Michelle, Carolyn, Charles H. Davis, Ann L. Hardy, & Craig Hight (2017, December). Fans, blockbusterisation, and the transformation of cinematic desire: Global receptions of the Hobbit film trilogy. London: Palgrave Macmillan. 350 pp. €93.59 cloth (ISBN: 978-1-137-59615-4), €74.96 ebook (ISBN: 978-1-137-59616-1). (Purchasing information available at http://www.palgrave.com/gp/book/9781137596154#aboutBook)

This book explores the evolution of audience receptions of Peter Jackson’s Hobbit trilogy (2012-14) as an exemplar of the contemporary blockbuster event film franchise. Drawing on findings from a unique cross-cultural and longitudinal study, the authors argue that processes and imperatives associated with Hollywood ‘blockbusterisation’ shaped the trilogy’s conditions of production, format, content, and visual aesthetic in ways that left many viewers progressively disenchanted. The chapters address public and private prefigurations of the Hobbit trilogy, modes of reception, new cinematic technologies and the Hobbit hyperreality paradox, gender representations, adaptation and the transformation of cinematic desire, and the role of social and cultural location in shaping audience engagement and response. This book will appeal to audience researchers, Q methodologists, scholars and students in film and media studies, Tolkien scholars, and Hobbit fans and critics alike.

Chapter 2 (“Researching Audience Engagements with the Hobbit Trilogy: A Unique Methodological Approach,” pp. 23-52), provides a detailed overview of the unique methodology adopted for the Hobbit Audience Project. It begins by outlining the key insights from previous research on Tolkien fandom and audiences for Jackson’s Lord of the Rings trilogy that helped inform the project’s core questions and research focus. Then, it explains the rationale for conducting a large-scale longitudinal investigation of transnational receptions of the Hobbit trilogy, focusing in particular on the potential to make contributions to theory-building. To that end, the chapter also outlines the Composite Multi-dimensional Model of Modes of Audience Reception, which provides the theoretical framework for the project, before detailing the specific methods employed to gather data, including Q methodology, conventional questionnaires and interviews.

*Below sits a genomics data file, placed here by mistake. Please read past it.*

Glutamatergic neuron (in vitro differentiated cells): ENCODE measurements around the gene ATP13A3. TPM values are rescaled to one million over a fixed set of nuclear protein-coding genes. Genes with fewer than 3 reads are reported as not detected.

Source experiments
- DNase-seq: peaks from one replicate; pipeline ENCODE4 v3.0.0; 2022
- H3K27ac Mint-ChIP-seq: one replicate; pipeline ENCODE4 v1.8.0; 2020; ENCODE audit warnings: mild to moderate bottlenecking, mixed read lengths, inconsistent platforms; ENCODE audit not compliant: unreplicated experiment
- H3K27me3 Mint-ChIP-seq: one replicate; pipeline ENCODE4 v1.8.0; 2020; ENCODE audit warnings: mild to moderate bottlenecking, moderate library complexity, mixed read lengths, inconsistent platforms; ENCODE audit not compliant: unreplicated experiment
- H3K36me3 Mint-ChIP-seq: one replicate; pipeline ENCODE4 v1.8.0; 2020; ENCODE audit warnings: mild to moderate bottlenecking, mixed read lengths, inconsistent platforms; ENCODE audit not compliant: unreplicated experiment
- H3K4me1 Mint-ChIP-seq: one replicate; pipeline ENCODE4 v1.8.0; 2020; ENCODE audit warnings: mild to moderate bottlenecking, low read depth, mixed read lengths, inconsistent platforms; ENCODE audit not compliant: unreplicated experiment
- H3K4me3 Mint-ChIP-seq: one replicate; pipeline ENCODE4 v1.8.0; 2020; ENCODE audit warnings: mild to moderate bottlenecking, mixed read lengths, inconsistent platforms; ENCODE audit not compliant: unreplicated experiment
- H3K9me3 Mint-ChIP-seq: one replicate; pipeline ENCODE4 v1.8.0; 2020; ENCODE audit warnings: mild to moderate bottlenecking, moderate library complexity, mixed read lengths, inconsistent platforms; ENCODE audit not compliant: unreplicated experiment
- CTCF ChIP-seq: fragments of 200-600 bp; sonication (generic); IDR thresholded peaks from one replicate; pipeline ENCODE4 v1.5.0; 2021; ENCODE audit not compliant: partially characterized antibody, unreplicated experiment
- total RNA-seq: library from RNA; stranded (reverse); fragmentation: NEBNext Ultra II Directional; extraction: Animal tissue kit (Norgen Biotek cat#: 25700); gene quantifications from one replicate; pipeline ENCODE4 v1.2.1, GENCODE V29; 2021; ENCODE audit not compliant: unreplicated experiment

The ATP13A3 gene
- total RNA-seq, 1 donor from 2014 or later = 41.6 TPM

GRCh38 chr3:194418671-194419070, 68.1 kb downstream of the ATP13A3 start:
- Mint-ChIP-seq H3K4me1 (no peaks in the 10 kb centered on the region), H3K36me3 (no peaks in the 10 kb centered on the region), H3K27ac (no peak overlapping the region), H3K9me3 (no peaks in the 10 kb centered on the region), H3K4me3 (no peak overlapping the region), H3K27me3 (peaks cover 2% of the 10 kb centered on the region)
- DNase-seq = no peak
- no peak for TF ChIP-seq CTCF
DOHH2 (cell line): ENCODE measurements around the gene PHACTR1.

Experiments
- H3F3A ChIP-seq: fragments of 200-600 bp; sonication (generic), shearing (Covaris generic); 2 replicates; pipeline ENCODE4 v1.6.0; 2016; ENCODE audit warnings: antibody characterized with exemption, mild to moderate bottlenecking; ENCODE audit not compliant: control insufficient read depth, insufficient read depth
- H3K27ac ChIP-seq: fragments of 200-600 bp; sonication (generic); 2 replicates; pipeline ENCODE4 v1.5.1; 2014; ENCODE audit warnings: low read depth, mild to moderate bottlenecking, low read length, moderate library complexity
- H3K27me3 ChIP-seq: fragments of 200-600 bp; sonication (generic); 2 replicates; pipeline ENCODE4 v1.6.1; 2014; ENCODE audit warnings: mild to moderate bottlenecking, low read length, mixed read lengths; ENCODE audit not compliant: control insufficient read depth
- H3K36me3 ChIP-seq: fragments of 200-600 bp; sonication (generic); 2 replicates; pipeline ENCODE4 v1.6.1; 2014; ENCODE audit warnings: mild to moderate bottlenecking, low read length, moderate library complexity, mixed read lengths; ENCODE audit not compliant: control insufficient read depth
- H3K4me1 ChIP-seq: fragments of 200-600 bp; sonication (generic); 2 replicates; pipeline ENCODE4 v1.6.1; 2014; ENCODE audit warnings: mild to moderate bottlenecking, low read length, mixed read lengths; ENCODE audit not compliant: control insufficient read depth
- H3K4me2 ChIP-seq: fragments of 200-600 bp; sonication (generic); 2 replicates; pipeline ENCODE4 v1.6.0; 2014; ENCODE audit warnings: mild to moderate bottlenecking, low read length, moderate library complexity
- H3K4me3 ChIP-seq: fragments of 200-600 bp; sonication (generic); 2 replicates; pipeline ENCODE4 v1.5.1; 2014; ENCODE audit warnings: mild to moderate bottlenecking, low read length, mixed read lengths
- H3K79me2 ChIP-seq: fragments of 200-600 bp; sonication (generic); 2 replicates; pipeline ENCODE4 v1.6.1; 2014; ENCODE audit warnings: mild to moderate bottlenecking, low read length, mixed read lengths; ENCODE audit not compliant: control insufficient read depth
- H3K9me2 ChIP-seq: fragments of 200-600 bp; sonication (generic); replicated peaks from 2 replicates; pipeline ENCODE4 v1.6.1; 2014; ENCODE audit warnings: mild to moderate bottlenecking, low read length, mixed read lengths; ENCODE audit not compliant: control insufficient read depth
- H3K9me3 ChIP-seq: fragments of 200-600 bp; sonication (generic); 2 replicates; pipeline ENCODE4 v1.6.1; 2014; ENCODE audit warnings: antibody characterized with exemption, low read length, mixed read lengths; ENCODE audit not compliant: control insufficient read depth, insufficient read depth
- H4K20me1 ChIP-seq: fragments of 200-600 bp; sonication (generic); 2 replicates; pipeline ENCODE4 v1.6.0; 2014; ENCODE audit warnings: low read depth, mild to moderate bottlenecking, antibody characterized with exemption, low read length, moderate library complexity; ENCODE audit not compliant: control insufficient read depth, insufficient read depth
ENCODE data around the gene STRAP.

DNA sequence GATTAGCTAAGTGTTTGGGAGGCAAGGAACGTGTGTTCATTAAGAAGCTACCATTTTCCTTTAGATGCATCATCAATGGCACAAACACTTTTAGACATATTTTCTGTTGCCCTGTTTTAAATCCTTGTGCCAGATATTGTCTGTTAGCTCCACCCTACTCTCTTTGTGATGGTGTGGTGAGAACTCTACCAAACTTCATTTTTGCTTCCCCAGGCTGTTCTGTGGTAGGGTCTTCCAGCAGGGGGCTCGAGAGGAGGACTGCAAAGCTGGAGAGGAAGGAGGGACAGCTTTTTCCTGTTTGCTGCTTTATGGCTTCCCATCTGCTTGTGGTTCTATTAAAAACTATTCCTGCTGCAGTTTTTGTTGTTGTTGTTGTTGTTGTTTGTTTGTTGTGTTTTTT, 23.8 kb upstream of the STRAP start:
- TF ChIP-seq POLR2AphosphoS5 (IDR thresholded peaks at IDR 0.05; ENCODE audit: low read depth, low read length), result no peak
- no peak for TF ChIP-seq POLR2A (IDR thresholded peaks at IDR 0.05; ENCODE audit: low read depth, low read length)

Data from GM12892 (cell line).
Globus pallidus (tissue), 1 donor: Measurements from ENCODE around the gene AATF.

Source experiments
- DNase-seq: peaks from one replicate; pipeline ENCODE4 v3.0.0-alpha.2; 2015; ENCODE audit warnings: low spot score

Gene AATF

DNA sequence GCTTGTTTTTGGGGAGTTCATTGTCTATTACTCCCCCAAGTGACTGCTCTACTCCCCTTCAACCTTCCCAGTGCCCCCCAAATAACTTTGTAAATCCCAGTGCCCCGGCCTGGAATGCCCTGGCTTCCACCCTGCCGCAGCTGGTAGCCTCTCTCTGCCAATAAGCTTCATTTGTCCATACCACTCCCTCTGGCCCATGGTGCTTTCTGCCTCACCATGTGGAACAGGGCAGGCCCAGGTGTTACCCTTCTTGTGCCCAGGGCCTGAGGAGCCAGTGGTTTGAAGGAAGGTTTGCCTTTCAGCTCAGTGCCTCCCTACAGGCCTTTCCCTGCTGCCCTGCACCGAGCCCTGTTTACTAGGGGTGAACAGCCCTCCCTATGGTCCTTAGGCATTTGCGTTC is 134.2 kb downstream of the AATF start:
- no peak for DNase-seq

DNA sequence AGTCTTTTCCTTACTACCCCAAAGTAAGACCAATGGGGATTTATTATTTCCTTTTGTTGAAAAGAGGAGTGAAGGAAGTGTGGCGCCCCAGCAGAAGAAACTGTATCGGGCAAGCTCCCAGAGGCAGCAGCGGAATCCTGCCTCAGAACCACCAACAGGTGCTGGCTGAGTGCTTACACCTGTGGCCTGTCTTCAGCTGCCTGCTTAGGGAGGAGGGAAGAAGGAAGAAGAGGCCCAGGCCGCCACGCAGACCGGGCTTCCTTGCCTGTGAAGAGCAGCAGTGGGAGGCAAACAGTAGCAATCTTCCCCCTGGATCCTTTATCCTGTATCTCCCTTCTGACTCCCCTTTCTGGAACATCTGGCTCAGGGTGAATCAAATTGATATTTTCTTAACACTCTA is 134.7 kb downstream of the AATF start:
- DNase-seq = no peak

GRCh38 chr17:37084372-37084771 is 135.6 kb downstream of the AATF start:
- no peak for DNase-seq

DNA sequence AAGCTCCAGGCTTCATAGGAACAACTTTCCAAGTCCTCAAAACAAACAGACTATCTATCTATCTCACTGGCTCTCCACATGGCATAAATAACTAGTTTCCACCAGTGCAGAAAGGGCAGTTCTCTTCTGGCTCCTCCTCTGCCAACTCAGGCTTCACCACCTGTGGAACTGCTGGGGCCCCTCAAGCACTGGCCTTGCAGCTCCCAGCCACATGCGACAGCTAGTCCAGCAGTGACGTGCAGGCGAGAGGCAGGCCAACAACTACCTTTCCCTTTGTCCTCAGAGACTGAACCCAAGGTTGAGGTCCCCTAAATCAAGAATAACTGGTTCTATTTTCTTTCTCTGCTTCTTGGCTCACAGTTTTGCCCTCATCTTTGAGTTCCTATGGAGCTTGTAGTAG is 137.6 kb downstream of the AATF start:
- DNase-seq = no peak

Carolyn Michelle <c.michelle@waikato.ac.nz> and Ann L Hardy are affiliated with the School of Social Sciences, University of Waikato, Hamilton, New Zealand; Charles H Davis is in the School of Radio and Television Arts, Ryerson University, Toronto, Canada; and Craig Hight is at the Department of Creative Industries, University of Newcastle, Newcastle, Australia.

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